ADAM KAHAN (Director-Producer) was the recipient of a NYSCA Individual Artist grant for his latest film - The Case of the Three Sided Dream. The film premiered at the 2014 SXSW film festival, went on to play multiple festivals worldwide, won two Best of Festival awards (LA's Pan African Film Festival and Germany's Soundtrack Cologne), was named one of the top music docs in multiple polls and publications (including Esquire and Downbeat), and was released commercially in 2016. Prior to this, he made a series of notable documentaries on contemporary artists for arts channel Gallery HD. These films were programmed both nationally and abroad, on television and in festivals. Artists Adam profiled for the series include Andres Serrano, Fred Tomaselli, Urs Fischer and others. In addition to his film work, Adam has worked, and continues to work, for various giants in the television industry such as AMC Networks and HBO.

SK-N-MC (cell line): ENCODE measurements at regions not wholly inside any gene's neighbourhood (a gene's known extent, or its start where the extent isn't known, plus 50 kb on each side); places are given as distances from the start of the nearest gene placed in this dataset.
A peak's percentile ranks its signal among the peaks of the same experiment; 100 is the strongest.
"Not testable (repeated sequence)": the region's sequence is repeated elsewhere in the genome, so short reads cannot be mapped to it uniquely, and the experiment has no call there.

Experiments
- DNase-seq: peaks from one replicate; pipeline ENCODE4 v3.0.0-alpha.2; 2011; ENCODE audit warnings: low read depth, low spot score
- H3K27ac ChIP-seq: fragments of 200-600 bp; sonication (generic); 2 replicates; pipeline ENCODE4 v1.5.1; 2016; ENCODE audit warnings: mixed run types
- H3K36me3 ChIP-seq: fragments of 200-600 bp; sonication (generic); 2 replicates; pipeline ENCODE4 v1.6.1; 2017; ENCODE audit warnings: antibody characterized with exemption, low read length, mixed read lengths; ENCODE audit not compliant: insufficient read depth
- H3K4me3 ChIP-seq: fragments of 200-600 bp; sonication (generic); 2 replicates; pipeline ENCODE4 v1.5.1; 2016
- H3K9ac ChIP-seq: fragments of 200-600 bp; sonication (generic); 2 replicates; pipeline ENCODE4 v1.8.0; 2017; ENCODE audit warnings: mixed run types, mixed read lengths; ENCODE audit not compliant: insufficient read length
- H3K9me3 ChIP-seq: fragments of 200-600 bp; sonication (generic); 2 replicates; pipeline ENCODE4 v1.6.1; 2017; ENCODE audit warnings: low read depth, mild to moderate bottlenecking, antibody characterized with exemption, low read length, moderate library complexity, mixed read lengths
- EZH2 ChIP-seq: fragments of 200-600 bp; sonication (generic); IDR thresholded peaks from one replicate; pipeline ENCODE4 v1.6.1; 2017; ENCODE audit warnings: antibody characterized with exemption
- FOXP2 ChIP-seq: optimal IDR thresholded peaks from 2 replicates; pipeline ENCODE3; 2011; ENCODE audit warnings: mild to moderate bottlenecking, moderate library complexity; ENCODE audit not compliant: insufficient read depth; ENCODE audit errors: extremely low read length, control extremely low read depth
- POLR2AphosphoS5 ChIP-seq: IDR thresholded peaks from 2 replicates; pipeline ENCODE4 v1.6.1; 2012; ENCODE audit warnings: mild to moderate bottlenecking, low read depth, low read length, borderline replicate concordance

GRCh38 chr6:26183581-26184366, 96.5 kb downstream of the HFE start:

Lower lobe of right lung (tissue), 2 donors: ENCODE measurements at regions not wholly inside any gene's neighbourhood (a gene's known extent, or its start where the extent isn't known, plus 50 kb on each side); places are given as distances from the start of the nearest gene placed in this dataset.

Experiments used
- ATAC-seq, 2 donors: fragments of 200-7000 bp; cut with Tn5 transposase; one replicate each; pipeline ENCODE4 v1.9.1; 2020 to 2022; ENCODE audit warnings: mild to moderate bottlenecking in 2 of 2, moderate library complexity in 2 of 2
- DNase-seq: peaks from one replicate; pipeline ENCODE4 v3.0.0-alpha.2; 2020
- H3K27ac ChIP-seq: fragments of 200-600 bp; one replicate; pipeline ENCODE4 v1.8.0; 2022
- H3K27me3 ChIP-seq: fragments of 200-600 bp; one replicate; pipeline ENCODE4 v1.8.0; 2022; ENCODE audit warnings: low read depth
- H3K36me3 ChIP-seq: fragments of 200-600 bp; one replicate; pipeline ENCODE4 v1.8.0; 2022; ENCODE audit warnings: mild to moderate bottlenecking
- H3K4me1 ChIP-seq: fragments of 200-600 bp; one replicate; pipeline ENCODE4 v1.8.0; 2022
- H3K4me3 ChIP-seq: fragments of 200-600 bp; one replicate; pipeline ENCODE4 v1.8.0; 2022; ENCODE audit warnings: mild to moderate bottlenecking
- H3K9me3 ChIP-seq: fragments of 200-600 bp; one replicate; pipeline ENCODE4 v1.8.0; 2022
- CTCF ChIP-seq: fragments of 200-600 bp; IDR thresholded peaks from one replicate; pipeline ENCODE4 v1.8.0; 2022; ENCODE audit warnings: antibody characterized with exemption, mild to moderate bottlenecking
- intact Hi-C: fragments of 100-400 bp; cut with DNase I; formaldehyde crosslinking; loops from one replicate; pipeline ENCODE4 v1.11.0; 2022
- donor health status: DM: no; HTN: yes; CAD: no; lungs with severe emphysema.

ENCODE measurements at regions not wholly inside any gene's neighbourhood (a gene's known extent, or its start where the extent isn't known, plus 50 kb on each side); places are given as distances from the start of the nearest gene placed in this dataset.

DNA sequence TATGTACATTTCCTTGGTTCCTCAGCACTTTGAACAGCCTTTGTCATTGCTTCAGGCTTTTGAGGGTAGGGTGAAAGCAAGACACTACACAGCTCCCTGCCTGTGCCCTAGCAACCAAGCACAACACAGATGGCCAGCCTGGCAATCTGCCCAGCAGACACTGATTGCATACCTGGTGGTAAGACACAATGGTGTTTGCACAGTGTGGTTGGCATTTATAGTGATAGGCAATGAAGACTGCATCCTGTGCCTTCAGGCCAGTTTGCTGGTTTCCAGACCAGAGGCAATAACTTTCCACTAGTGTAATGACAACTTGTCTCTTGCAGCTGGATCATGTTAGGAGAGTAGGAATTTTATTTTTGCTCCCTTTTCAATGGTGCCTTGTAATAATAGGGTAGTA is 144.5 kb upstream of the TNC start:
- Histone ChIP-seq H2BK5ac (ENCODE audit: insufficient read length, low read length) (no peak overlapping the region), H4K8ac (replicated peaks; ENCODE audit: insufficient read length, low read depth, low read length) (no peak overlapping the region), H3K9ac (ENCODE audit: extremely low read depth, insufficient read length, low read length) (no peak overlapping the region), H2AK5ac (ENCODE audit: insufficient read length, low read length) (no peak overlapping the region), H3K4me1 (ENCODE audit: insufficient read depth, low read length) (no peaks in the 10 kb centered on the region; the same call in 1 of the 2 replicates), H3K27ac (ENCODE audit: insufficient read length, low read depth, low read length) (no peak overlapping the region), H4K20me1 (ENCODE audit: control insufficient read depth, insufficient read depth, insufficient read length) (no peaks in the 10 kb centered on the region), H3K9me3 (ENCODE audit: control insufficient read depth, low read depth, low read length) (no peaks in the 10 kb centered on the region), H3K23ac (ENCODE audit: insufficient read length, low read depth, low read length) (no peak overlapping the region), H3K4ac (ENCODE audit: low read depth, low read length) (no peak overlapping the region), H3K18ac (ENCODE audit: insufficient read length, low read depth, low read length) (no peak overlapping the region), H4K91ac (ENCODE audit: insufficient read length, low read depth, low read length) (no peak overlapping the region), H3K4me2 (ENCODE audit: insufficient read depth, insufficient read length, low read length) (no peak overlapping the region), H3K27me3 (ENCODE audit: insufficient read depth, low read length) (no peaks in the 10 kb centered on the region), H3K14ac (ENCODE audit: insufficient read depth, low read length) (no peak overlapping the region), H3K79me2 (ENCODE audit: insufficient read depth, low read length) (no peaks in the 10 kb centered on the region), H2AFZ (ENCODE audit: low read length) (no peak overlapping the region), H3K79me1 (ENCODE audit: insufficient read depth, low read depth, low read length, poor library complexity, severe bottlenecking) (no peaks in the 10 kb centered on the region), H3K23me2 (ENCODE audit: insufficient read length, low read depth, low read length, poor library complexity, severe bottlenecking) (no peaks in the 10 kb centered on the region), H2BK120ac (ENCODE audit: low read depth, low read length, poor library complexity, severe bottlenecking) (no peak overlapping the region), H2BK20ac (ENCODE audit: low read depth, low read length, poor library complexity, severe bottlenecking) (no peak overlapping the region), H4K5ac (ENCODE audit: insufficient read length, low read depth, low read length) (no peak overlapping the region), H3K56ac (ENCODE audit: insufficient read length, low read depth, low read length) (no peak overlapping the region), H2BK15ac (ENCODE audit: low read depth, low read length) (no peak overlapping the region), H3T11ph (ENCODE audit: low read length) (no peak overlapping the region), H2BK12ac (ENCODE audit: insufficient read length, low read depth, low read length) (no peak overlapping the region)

KALI HOLLOWAY (Producer) is Senior Writer and Associate Editor of Media and Culture at progressive news site AlterNet. Previously, she was Director of Outreach and Audience Engagement for the HBO documentary Southern Rites, PBS documentary The New Public and the Emmy-nominated film Brooklyn Castle, and Outreach Consultant on the award-winning documentary The New Black. She worked in production and programming on the long-running PBS documentary film series POV. Prior to that, she was speechwriter for a New York City Commissioner and Deputy Director of Communications for the New York State court system. Her writing has appeared in Salon, The Guardian, TIME, Huffington Post, The National Memo, Yahoo! News, Jezebel, Truthout, Raw Story, xoJane, Google Music, Rhapsody and numerous other outlets.